In Somalia, parliamentary seats are allocated using clan-based power sharing system, the 4.5 formula, where equal number of seats in parliament goes to each of the four major Somali clans, while a coalition of minority clans receive half that number.
Haider says this system favours men's interests at the state level. Tribal leaders nominate men to fill the seats allocated for their tribe, diminishing women's chances for incorporation into the political system.
"In spite all of that, Somali women are fighting to overcome these existing obstacles that stem from cultural baggage, to obtain their 30% quota in the next parliament and to stimulate their role in political life," she said. "The 30% quota for women is a very positive step, but the problem lies in implementation because the political process in Somalia is rather complicated."
Zahra Abdullahi, a women's rights activist, also said Somali women are treated like second-class citizens.
"The fundamental problem is that Somali women do not have sufficient information to educate them on their rights," she said. "Most Somali families deliberately pull their daughters out of school at an early age to marry them off, and no one gives women the courage or inspiration to leave their homes and demand their rights."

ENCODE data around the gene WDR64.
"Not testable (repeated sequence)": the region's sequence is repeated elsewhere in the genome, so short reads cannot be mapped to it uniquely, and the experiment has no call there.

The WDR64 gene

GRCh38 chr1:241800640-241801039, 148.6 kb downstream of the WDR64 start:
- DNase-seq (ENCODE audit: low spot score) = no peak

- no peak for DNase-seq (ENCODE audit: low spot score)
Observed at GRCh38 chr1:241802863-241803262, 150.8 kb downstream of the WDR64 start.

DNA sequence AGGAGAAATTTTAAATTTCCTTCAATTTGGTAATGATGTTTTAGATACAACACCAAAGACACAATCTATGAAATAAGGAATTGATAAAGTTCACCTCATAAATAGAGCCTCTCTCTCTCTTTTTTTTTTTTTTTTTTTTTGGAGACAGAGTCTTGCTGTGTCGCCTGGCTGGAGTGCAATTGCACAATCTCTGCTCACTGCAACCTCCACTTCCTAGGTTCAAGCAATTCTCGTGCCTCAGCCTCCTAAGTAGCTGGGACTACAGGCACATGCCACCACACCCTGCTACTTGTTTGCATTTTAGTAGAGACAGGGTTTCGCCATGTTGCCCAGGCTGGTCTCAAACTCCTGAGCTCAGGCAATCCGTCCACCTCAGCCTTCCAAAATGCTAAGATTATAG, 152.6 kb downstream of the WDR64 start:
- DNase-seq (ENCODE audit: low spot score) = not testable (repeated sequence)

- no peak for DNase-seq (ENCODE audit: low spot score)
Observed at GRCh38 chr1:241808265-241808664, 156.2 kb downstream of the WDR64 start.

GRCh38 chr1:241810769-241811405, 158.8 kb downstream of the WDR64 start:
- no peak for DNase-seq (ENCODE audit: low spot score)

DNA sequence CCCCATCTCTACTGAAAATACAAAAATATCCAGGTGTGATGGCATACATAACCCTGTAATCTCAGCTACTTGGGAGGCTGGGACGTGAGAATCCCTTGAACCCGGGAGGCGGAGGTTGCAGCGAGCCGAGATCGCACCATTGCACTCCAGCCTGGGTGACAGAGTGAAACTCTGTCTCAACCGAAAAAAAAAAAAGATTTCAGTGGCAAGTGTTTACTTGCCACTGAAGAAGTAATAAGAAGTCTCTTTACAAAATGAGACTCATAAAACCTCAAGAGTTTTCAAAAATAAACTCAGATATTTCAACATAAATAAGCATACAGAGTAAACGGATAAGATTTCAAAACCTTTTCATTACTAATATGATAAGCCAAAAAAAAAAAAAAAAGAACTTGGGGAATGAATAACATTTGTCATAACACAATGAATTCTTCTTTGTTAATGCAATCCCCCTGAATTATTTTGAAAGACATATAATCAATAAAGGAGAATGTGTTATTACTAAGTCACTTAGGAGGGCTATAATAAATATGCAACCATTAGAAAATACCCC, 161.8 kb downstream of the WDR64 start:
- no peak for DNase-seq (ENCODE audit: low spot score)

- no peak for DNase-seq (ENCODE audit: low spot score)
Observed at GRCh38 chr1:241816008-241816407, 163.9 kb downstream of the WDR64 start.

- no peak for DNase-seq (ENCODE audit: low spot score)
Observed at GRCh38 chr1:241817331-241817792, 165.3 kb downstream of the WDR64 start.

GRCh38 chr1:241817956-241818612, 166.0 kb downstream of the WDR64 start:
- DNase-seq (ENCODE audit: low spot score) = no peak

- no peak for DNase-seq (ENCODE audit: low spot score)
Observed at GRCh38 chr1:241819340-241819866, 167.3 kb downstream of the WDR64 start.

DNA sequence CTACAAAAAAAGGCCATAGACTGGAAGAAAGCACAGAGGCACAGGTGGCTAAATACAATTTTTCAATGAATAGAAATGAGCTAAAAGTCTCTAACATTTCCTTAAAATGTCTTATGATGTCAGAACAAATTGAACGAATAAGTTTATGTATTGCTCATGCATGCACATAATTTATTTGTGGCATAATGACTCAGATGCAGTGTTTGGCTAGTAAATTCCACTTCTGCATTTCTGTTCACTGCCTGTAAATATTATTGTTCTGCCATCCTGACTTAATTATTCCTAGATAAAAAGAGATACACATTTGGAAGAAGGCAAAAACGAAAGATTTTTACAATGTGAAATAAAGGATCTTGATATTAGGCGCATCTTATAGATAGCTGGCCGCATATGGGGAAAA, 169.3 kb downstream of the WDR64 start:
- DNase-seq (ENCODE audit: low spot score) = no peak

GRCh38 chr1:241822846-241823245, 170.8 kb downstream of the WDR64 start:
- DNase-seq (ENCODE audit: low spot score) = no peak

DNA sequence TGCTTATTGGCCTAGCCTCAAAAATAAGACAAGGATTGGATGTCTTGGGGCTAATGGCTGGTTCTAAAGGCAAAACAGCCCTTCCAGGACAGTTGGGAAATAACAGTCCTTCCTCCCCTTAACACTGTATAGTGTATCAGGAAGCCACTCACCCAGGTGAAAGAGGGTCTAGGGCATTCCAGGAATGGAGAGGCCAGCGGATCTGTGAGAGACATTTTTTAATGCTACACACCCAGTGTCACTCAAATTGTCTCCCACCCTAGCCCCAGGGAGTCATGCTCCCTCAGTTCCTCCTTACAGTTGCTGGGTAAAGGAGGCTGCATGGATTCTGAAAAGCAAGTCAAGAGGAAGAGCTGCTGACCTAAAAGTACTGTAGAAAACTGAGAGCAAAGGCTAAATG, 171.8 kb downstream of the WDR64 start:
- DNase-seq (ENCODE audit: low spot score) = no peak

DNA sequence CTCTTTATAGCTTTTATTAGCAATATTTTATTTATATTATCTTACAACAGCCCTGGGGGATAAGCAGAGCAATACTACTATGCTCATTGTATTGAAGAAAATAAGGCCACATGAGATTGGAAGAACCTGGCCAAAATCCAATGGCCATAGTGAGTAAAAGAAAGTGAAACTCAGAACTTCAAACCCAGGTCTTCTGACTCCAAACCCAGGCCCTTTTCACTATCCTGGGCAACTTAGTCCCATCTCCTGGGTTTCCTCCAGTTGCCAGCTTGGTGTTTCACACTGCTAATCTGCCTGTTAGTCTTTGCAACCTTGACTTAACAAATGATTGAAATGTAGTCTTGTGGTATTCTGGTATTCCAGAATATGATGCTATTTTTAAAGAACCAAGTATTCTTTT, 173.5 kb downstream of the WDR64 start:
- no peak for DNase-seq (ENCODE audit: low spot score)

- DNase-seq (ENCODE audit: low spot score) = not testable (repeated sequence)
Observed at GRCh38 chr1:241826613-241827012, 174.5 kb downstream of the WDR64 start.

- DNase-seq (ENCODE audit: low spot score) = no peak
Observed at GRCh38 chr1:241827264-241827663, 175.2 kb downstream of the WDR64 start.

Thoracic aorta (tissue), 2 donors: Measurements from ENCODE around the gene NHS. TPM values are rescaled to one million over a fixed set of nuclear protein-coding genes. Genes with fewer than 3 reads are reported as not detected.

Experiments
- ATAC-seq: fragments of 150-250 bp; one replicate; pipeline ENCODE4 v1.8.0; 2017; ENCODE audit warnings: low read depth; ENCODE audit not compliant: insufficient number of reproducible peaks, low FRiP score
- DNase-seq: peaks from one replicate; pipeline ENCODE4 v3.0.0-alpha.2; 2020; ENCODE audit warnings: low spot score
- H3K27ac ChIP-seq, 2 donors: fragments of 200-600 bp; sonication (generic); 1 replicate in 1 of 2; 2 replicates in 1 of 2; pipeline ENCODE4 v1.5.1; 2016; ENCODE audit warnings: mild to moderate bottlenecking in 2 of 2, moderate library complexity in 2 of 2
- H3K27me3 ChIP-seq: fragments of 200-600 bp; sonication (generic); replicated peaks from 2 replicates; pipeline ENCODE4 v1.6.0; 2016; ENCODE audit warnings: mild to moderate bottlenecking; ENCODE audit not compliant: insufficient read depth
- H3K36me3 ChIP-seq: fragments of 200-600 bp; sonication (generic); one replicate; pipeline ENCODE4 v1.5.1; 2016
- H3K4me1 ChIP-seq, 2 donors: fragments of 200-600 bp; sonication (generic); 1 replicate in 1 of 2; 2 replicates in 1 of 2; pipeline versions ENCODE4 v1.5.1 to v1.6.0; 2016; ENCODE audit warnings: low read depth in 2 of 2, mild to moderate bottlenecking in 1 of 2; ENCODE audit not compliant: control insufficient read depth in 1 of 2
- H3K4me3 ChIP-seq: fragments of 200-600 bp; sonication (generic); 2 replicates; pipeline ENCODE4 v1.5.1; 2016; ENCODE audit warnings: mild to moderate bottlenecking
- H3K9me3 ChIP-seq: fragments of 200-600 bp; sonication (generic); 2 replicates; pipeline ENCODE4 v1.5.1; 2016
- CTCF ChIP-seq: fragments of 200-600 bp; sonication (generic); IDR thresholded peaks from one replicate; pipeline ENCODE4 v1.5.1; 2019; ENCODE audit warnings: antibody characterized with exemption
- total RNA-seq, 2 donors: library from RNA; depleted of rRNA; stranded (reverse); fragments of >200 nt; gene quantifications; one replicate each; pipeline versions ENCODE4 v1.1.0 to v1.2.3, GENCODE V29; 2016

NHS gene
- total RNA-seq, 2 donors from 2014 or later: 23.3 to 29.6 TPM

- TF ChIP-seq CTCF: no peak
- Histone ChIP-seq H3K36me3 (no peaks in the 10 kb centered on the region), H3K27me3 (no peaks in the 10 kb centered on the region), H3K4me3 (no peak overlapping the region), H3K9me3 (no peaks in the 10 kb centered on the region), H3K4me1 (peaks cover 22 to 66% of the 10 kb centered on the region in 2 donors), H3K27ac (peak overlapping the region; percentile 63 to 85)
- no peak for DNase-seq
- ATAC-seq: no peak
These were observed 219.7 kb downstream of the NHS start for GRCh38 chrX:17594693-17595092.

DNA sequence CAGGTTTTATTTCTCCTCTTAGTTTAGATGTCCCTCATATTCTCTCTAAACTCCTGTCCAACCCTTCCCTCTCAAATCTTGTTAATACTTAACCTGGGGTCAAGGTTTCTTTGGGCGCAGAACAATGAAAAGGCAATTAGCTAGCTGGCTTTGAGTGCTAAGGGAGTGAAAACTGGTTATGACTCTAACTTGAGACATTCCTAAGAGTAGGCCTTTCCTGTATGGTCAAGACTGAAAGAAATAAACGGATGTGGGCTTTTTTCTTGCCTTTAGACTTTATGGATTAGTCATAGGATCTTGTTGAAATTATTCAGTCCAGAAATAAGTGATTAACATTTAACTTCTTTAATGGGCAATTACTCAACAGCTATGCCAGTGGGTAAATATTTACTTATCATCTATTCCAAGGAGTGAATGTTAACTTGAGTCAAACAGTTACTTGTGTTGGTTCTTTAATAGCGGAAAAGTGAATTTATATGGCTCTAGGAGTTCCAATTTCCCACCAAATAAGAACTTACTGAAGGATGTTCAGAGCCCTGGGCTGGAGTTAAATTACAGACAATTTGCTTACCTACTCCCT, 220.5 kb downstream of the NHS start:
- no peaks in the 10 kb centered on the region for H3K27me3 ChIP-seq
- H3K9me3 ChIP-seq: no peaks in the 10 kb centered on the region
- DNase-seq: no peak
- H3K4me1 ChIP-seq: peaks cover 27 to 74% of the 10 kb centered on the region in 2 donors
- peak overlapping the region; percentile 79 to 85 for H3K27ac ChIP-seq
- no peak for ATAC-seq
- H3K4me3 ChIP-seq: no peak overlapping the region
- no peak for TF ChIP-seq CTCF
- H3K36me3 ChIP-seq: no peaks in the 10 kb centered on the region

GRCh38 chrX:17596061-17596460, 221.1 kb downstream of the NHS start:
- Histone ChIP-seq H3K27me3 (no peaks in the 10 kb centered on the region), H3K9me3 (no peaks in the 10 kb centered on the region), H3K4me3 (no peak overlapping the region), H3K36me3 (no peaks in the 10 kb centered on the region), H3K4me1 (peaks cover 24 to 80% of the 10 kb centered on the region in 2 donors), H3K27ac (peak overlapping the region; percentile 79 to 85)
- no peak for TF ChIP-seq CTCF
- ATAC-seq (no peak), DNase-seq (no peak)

"All Somali citizens are equal before the law, but Somali women are still subjected to injustice and marginalisation in the political arena," she told Sabahi.
In other provisions to protect women's rights, the new constitution determines the age of puberty for women to protect against child marriage and prohibits female genital mutilation, a widespread Somali tradition -- changes which some Muslim leaders have opposed.
Abdullahi said she is hopeful Somalis will change their perspective on women and urged Somali women to fight for their rights and take advantage of the quota.
Fadumo Hassan, a 24-year-old university student majoring in sociology, said she thinks Somali women should temporarily refrain from seeking senior political positions such as president or prime minister.
"Despite the fact that the new constitution allows women to run for all government positions, Somali society makes the possibility of a woman holding a senior position in the government, such as president or prime minister, far-fetched," Hassan told Sabahi.